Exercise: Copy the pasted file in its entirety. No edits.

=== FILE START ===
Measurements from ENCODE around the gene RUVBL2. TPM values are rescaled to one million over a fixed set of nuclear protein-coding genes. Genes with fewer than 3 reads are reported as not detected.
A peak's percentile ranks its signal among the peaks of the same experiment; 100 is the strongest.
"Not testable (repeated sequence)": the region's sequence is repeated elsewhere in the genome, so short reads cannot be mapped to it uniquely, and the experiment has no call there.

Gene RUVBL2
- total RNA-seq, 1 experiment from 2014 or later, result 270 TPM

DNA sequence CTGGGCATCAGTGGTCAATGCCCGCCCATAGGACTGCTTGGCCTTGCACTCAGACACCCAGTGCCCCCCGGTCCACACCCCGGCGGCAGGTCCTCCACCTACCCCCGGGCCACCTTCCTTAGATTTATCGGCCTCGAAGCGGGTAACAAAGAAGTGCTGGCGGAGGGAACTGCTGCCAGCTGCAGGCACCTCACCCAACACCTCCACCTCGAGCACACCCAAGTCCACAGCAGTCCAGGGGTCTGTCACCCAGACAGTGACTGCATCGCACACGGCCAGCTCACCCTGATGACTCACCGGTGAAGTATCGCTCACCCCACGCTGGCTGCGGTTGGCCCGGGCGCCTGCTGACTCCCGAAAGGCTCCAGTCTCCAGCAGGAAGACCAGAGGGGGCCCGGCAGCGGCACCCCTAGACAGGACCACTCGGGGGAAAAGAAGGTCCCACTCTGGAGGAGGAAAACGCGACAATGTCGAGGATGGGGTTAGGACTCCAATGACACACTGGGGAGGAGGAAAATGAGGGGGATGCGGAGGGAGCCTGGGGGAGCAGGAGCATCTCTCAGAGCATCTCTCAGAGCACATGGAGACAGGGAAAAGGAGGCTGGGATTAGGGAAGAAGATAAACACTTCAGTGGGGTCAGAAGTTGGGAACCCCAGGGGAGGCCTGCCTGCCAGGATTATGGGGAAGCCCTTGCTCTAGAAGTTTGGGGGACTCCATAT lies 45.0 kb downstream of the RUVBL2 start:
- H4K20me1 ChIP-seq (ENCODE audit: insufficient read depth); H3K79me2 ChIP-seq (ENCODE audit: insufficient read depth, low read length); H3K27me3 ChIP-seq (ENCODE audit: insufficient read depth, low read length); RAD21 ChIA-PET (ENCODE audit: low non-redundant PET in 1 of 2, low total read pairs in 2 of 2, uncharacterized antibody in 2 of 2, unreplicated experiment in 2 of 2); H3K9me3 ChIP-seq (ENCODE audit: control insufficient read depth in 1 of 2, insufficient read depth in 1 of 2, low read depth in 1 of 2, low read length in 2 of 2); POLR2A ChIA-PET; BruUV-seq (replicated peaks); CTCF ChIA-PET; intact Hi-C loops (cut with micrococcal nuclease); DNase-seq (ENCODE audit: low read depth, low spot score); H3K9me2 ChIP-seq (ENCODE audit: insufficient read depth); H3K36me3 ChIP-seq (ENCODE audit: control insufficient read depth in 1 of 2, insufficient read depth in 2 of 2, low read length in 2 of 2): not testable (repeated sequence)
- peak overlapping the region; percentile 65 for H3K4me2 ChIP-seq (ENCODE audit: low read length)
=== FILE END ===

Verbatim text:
Measurements from ENCODE around the gene RUVBL2. TPM values are rescaled to one million over a fixed set of nuclear protein-coding genes. Genes with fewer than 3 reads are reported as not detected.
A peak's percentile ranks its signal among the peaks of the same experiment; 100 is the strongest.
"Not testable (repeated sequence)": the region's sequence is repeated elsewhere in the genome, so short reads cannot be mapped to it uniquely, and the experiment has no call there.

Gene RUVBL2
- total RNA-seq, 1 experiment from 2014 or later, result 270 TPM

DNA sequence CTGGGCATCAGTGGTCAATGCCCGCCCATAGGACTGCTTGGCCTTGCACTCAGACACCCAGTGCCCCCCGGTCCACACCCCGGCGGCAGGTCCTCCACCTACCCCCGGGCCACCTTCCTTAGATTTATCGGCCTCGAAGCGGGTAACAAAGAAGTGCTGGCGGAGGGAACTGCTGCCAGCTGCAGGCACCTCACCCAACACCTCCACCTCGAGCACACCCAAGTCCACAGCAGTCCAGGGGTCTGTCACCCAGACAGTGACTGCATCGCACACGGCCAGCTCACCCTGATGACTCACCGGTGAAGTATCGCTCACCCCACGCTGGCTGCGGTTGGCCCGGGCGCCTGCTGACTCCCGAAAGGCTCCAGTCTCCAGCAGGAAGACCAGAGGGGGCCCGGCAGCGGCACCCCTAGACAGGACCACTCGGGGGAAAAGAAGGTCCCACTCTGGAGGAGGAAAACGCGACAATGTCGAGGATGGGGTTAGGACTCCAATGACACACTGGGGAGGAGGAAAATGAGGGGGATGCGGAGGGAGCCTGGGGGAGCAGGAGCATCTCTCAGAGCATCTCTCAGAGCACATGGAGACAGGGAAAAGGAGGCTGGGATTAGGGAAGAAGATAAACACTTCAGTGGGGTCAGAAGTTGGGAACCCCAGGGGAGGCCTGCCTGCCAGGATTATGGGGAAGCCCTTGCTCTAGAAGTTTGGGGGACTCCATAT lies 45.0 kb downstream of the RUVBL2 start:
- H4K20me1 ChIP-seq (ENCODE audit: insufficient read depth); H3K79me2 ChIP-seq (ENCODE audit: insufficient read depth, low read length); H3K27me3 ChIP-seq (ENCODE audit: insufficient read depth, low read length); RAD21 ChIA-PET (ENCODE audit: low non-redundant PET in 1 of 2, low total read pairs in 2 of 2, uncharacterized antibody in 2 of 2, unreplicated experiment in 2 of 2); H3K9me3 ChIP-seq (ENCODE audit: control insufficient read depth in 1 of 2, insufficient read depth in 1 of 2, low read depth in 1 of 2, low read length in 2 of 2); POLR2A ChIA-PET; BruUV-seq (replicated peaks); CTCF ChIA-PET; intact Hi-C loops (cut with micrococcal nuclease); DNase-seq (ENCODE audit: low read depth, low spot score); H3K9me2 ChIP-seq (ENCODE audit: insufficient read depth); H3K36me3 ChIP-seq (ENCODE audit: control insufficient read depth in 1 of 2, insufficient read depth in 2 of 2, low read length in 2 of 2): not testable (repeated sequence)
- peak overlapping the region; percentile 65 for H3K4me2 ChIP-seq (ENCODE audit: low read length)